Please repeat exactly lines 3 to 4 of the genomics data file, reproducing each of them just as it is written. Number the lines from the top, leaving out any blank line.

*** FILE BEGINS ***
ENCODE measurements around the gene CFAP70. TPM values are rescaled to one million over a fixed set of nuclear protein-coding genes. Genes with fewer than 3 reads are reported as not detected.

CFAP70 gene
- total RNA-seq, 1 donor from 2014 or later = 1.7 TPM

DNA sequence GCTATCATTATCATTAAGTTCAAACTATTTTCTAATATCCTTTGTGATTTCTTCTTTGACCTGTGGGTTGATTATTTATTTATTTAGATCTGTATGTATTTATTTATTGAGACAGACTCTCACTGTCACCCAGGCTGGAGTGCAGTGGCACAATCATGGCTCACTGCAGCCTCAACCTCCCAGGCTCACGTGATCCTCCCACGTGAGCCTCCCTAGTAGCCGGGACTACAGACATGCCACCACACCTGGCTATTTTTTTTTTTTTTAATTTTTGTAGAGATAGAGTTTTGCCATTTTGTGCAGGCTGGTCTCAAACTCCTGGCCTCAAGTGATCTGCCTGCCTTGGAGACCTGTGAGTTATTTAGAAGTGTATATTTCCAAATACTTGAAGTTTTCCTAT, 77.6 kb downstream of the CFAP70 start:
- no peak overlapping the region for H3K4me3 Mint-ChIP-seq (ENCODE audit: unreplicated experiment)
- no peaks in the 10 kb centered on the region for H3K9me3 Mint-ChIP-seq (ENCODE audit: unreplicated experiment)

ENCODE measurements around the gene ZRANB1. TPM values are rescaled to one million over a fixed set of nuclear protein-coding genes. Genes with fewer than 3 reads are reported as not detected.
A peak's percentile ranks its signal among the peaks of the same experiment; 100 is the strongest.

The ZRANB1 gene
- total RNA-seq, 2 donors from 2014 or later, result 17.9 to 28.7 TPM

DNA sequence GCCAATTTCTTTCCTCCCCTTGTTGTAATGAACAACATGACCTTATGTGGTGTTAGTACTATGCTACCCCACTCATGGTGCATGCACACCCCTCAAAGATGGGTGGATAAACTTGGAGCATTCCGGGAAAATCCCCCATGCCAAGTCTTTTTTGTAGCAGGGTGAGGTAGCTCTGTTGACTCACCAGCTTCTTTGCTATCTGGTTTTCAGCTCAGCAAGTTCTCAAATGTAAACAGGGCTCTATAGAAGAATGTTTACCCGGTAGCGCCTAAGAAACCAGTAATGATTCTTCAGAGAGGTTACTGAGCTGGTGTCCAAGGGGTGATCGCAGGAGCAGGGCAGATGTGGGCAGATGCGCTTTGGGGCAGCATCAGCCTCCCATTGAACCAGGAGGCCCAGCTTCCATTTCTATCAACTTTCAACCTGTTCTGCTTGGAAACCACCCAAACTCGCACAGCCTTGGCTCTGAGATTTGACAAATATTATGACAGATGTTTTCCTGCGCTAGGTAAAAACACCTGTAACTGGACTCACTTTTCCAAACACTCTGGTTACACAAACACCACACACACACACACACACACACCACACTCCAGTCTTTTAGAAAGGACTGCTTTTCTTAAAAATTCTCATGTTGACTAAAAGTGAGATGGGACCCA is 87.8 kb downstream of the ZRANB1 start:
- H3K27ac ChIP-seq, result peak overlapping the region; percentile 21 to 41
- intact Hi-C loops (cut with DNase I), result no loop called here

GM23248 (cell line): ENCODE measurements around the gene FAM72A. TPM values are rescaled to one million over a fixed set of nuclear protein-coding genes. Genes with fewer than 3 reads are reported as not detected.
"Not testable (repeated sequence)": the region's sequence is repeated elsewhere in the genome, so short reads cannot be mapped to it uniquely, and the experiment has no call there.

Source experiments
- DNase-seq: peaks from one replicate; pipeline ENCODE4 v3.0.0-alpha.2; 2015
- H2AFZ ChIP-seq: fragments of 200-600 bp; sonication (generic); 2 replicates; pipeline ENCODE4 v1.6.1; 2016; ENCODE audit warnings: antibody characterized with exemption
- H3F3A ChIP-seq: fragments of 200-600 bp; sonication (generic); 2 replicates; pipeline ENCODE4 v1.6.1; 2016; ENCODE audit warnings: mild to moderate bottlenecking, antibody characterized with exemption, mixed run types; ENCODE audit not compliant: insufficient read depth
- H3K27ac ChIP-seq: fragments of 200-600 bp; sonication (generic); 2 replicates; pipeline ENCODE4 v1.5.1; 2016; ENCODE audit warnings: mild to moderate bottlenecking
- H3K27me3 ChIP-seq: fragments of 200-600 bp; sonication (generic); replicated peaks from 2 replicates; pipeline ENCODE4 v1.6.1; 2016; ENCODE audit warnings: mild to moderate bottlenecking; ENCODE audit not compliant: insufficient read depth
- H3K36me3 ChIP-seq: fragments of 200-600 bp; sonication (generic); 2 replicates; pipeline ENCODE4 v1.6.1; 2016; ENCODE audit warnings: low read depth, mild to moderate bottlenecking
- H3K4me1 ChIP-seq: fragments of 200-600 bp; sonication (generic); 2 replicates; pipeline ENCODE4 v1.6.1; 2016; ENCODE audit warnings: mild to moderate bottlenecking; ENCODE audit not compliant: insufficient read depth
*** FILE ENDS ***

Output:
- total RNA-seq, 1 donor from 2014 or later = 1.7 TPM

DNA sequence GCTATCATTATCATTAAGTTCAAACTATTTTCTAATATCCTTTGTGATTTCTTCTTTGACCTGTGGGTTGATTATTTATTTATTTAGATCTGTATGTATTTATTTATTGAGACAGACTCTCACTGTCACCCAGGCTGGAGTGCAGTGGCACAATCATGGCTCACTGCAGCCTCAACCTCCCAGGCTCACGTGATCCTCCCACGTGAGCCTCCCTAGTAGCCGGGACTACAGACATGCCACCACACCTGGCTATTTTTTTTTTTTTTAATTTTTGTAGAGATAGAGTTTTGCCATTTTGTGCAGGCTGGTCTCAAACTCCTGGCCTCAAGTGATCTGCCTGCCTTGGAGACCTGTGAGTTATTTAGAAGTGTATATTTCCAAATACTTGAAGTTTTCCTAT, 77.6 kb downstream of the CFAP70 start: